Hollywood enjoys L.A. team's never-ending story

Back in 1958, Hollywood’s passion for its new major league baseball team helped build Dodger Stadium.

To encourage a “yes” vote that June from the Los Angeles electorate on Proposition B, which was needed to approve construction of a ballpark in the controversial Chavez Ravine area north of downtown, the entertainment elite mobilized. Their efforts culminated in a celebrity-studded, five-hour “Dodgerthon” on KTTV Channel 11, featuring such names as George Burns, Jack Benny, Danny Thomas, Debbie Reynolds, Dean Martin and Jerry Lewis. Two days later, Proposition B passed by a slim margin of 25,000 ballots.

Fifty years after Walter O’Malley moved the team west from Brooklyn, the Los Angeles Dodgers have become their own branch of the entertainment industry. Even though the franchise is 20 years removed from its sixth and most recent World Series title, ticket sales and team revenues are higher than ever.

In a sense, the Dodgers are the ever-sequeling blockbuster, the showbiz tentpole that keeps on churning through reviews good and bad.

Though winning remains the goal of current owner Frank McCourt, who with his wife Jamie purchased the team in 2004, he is fully cognizant of how the Dodgers have sustained interest.

“Absolutely, at many levels, the Dodgers and Hollywood were made for each other,” McCourt says. “Entertainment is about storytelling, and there’s a story told each and every baseball game, and there’s a connectivity between the entertainment industry and sports. In a baseball game, there’s a beginning, middle and end. Same thing to a season. It’s the ultimate reality show. … None of us know how it’s going to end up from moment to moment.

“Let’s not forget (team announcer) Vin Scully, who is one of the ultimate entertainers. He’s a storyteller each and every night into everyone’s homes. … I think it’s very organic, very vital — the relationship is a very real one.”

Underscoring this connection is the fact that for all five decades, Hollywood has been part of the Dodger scene (and vice versa).

In the 1960s, when ballplayers such as Wes Parker and Don Drysdale weren’t taking turns in front of the cameras, you had Danny Kaye cooking in the Dodger Stadium owners’ box and belting songs about the Maury Wills/Sandy Koufax champs. In the ’70s, Frank Sinatra and Don Rickles headlined a coterie of regulars in the clubhouse of manager Tommy Lasorda, whose outsized personality gave him the highest profile of any Dodger.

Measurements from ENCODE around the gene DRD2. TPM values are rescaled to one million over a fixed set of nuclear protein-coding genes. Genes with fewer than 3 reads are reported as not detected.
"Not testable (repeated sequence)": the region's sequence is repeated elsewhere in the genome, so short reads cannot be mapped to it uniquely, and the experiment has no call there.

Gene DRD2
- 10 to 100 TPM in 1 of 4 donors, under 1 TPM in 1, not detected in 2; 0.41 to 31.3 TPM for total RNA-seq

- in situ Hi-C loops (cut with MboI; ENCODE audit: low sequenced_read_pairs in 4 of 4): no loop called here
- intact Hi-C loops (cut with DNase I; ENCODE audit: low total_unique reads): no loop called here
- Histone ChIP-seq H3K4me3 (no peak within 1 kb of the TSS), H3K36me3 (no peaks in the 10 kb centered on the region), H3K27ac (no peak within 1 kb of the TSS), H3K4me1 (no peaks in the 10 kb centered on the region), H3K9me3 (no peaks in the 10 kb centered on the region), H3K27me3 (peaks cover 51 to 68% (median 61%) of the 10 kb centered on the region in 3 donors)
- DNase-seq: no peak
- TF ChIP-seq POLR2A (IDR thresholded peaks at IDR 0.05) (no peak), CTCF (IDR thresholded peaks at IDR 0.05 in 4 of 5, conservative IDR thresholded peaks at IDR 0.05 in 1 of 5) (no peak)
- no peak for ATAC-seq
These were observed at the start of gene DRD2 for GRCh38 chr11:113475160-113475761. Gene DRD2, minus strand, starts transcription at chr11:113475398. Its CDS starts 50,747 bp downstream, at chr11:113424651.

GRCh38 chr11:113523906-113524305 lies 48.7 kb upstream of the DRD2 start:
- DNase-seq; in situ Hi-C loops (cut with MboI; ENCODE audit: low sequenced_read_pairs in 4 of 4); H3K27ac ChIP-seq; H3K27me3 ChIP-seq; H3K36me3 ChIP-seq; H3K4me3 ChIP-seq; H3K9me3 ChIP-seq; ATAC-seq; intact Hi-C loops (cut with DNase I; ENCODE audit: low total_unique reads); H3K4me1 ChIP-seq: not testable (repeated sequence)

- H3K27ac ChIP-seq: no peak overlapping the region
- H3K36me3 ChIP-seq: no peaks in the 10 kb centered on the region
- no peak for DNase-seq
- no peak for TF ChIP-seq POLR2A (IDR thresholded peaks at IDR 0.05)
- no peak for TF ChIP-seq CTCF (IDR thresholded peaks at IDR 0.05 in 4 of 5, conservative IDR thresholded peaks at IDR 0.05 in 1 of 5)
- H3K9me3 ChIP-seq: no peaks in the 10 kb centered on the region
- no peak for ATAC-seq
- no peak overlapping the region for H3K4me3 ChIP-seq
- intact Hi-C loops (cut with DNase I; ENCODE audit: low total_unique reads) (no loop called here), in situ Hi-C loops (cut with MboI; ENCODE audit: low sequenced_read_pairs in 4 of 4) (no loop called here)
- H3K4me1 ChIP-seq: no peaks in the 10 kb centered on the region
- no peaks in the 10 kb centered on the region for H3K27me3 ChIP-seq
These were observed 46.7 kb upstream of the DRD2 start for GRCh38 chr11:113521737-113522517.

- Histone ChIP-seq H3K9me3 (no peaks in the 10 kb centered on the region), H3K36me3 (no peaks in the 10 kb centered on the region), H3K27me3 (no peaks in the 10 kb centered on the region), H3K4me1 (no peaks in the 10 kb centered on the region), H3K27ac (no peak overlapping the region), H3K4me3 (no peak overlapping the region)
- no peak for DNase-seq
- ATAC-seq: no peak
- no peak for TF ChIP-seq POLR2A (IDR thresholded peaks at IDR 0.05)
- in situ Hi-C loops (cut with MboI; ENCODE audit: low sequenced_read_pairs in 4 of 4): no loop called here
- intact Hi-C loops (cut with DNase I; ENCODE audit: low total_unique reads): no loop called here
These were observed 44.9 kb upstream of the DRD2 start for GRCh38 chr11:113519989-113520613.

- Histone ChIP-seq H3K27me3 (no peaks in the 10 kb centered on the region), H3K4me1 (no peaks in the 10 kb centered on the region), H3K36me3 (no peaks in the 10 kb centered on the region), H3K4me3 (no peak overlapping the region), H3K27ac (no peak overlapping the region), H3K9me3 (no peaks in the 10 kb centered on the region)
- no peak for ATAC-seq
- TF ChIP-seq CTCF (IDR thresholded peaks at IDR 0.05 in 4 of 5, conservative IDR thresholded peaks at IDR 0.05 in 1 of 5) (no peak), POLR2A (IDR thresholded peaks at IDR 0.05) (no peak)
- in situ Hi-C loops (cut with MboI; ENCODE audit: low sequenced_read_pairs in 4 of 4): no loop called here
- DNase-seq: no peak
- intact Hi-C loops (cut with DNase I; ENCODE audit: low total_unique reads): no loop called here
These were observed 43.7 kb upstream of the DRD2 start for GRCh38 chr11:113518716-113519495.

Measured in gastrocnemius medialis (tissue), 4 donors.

“Always, always, they were in my office at all times,” Lasorda recalls. “Gregory Peck, Milton Berle, (Jack) Nicholson, Dean Martin, Sammy Davis and George Raft. Oh, Rickles. … They came to the ballgames, and when people saw them on television, they knew they would be here at the game. So a lot of people came to the game just to see those guys.”

“He always used to ask me to come down to the locker room and give a pep talk,” Rickles adds. “I used to go in the locker room, and they’d think I was Knute Rockne.”

Lasorda says the atmosphere began to change when baseball tightened its rules on clubhouse visits in the 1980s. That doesn’t mean Hollywood abandoned the ballpark it pushed forward: Tom Hanks and Rob Reiner are among those who frequent Dodger Stadium today. But as evidenced by dwindling A-list participation in the annual Hollywood Stars charity game, there is a sense of glamour lost.

Nonetheless, the Dodgers have finished first in National League attendance each of the past four seasons, two of which saw them make the playoffs. Last year, they sold a club-record 3.86 million tickets.

“This is a very honest feeling: It’s extremely difficult to win,” the iconic Scully says. “I think people — and I don’t blame them — they pay their money, they come and see the team, they want to see it win. But it’s hard to win, win where you go all the way and win the pennant, win the World Series.

“They had a tremendous run at that when they had good drafts and they picked up good players. But it’s also, to me, a normal part of the operation where you have tough years.”

After an 82-80 finish in 2007, the Dodgers have struggled to play winning baseball so far in 2008. But there are still signs of rebirth. A young core of players led by catcher Russell Martin — son of a jazz musician — has begun to re-energize the fanbase by recalling the days of homegrown stars like Steve Garvey.

In addition, this year the Dodgers unveiled plans to renovate Dodger Stadium in time for its 50th anniversary in 2012, by turning its surroundings into a year-round entertainment venue replete with shops, restaurants and interactive experiences to compliment the 81 home games a year.

“We have designed this project so there is something for everyone here,” McCourt says. “For the baseball purist, we can guarantee that nothing’s going to change in the actual game for them, because the field that they love and the dimensions and the sightlines … all the things here that fans have grown to love are staying the same. For the other fans that want modern amenities and conveniences and enhanced experiences, there’ll be something for them as well.

“We have 4 million fans a year coming here: a huge, huge fanbase and growing. We have connectivity with our fans all over the world. … We’re investing in new high-definition technology for the stadium. We provide entertainment here, at least 81 days a year — and hopefully many more if we play deep into October — for this community.”

TIP SHEET

What: Dodgers receive Award of Excellence star from Hollywood Historic Trust and Chamber of Commerce

When: 11 a.m. Friday

Where: Hollywood & Highland

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